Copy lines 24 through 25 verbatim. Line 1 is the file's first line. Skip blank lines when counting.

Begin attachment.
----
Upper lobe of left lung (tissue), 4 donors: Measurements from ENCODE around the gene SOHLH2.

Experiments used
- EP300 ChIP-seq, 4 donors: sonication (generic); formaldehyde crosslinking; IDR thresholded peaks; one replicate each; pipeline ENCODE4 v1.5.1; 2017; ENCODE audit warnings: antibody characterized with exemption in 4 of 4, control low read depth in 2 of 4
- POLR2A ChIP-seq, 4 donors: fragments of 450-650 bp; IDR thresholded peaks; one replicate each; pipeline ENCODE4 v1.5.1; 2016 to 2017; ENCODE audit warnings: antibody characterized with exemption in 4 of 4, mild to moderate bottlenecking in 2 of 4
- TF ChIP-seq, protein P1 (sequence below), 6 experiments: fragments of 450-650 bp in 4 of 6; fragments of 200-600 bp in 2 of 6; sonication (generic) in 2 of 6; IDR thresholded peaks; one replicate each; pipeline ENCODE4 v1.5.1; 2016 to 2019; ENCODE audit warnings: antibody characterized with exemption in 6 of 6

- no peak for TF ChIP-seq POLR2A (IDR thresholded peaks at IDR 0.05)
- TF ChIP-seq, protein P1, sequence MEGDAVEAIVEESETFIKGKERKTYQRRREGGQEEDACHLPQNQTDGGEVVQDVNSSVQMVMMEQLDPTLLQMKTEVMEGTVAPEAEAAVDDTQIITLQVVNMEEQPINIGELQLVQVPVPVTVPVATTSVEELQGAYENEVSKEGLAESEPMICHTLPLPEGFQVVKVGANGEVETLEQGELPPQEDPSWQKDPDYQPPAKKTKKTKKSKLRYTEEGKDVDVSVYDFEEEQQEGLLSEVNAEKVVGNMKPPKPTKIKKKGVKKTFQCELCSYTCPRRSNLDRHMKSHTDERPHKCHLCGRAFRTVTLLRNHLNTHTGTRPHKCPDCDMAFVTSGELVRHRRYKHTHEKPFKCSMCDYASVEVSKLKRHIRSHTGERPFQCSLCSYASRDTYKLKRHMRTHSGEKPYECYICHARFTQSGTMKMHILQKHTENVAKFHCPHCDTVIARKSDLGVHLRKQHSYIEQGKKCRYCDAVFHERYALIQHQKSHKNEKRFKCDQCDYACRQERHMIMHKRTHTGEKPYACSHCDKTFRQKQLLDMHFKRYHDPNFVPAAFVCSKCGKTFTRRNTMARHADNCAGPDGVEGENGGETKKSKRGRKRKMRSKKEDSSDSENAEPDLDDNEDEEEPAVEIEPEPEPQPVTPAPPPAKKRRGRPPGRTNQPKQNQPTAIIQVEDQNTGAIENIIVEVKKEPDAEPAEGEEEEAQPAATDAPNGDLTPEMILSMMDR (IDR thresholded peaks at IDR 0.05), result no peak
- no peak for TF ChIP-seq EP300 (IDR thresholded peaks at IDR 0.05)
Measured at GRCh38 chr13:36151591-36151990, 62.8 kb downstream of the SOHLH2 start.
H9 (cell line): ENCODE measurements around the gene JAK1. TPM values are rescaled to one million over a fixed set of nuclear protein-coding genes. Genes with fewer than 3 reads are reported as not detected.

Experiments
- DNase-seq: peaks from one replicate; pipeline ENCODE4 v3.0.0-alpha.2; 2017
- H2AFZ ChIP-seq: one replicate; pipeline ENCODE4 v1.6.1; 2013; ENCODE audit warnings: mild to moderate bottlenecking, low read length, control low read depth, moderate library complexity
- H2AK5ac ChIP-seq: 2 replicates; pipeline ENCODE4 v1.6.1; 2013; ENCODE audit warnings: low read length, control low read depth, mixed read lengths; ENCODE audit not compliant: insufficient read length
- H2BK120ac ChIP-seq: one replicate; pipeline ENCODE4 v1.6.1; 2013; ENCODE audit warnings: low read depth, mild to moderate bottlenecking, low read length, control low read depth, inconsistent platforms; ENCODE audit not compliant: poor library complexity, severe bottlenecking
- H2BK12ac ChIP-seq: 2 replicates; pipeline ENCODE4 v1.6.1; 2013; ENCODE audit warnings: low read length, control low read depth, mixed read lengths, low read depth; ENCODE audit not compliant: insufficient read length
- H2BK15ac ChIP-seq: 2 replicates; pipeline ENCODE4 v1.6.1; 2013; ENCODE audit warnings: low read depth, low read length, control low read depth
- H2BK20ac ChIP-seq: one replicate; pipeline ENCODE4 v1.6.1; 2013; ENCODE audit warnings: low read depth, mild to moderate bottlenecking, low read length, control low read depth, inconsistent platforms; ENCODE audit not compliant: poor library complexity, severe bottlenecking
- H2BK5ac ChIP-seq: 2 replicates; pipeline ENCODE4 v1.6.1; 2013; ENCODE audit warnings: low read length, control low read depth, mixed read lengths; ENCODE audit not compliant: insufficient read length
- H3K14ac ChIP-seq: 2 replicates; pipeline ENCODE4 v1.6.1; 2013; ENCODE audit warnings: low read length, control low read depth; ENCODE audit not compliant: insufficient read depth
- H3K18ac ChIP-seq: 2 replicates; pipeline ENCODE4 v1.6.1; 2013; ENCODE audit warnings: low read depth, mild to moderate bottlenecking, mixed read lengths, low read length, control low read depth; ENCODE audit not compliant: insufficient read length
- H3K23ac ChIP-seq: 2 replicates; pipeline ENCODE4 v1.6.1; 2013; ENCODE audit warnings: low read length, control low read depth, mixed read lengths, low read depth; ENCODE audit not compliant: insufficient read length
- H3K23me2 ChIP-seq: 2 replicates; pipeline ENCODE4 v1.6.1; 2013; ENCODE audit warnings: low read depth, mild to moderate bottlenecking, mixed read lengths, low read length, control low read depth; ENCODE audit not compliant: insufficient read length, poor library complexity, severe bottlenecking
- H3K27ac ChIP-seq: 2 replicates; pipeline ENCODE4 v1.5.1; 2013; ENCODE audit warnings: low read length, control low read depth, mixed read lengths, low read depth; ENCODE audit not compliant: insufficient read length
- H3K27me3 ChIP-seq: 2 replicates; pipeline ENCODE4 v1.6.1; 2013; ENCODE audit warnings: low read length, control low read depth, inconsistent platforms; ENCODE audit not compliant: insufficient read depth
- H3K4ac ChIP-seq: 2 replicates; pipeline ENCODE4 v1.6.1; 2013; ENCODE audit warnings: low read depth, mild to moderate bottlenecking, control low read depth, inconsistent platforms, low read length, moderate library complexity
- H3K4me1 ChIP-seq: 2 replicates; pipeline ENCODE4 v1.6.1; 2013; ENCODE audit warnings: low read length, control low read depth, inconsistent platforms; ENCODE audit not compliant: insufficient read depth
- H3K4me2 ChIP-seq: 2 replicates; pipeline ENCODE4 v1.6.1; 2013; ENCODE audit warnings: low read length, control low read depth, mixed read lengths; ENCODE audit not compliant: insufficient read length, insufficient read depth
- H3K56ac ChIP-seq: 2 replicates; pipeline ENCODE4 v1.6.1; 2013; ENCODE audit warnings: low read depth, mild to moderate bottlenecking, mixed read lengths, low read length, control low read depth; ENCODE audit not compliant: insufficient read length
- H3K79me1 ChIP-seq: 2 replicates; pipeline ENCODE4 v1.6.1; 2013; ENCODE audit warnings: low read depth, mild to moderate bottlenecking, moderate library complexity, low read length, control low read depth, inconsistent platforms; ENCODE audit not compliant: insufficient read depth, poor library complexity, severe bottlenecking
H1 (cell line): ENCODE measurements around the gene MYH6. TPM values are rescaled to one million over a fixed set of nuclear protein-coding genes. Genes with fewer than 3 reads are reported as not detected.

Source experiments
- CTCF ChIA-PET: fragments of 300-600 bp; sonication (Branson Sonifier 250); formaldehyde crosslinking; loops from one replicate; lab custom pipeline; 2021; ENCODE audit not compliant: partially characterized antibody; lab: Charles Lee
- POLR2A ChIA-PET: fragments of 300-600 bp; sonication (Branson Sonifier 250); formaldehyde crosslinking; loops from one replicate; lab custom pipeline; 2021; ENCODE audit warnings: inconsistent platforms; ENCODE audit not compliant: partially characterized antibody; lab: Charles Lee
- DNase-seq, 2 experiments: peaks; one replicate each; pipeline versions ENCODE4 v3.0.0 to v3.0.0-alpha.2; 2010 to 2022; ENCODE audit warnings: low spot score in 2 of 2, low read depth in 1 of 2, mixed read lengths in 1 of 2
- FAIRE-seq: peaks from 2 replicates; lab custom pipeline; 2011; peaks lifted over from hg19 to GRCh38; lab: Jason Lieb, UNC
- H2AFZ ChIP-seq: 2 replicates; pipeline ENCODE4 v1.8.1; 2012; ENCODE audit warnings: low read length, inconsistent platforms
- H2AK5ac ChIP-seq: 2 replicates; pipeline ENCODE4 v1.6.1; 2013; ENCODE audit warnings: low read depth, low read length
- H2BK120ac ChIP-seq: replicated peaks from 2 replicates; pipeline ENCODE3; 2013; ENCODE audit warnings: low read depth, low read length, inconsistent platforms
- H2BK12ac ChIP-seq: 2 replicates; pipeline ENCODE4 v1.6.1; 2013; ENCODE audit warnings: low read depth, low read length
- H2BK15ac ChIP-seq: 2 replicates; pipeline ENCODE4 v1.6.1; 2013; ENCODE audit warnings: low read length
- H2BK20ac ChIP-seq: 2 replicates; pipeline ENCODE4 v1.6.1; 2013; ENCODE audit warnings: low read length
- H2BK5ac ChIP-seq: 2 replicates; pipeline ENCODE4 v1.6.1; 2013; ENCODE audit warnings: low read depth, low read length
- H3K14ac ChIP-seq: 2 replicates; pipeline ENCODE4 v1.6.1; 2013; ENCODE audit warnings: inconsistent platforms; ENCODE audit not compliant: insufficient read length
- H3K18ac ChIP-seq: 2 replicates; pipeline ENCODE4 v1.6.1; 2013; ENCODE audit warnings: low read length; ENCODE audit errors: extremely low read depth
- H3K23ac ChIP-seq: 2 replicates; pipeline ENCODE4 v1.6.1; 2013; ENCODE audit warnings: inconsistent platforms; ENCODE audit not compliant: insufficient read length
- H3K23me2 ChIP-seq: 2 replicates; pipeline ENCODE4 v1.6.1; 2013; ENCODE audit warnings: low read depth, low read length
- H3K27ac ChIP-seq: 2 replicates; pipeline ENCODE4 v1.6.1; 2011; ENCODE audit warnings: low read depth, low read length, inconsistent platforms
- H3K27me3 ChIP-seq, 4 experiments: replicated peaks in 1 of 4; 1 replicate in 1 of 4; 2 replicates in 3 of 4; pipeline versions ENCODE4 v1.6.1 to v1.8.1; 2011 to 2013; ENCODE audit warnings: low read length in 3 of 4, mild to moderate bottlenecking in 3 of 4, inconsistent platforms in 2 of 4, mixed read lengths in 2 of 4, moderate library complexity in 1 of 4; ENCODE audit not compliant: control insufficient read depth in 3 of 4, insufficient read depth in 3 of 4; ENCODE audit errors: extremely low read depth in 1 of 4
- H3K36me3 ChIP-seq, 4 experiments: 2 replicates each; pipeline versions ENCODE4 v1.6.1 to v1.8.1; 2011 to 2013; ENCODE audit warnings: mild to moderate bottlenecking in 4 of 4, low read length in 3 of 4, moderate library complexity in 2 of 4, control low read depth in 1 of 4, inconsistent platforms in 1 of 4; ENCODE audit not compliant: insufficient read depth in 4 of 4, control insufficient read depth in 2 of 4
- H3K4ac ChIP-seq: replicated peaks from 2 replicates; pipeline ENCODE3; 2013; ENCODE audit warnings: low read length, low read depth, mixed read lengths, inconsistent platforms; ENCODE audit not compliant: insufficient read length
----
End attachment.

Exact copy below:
- H3K27ac ChIP-seq: 2 replicates; pipeline ENCODE4 v1.5.1; 2013; ENCODE audit warnings: low read length, control low read depth, mixed read lengths, low read depth; ENCODE audit not compliant: insufficient read length
- H3K27me3 ChIP-seq: 2 replicates; pipeline ENCODE4 v1.6.1; 2013; ENCODE audit warnings: low read length, control low read depth, inconsistent platforms; ENCODE audit not compliant: insufficient read depth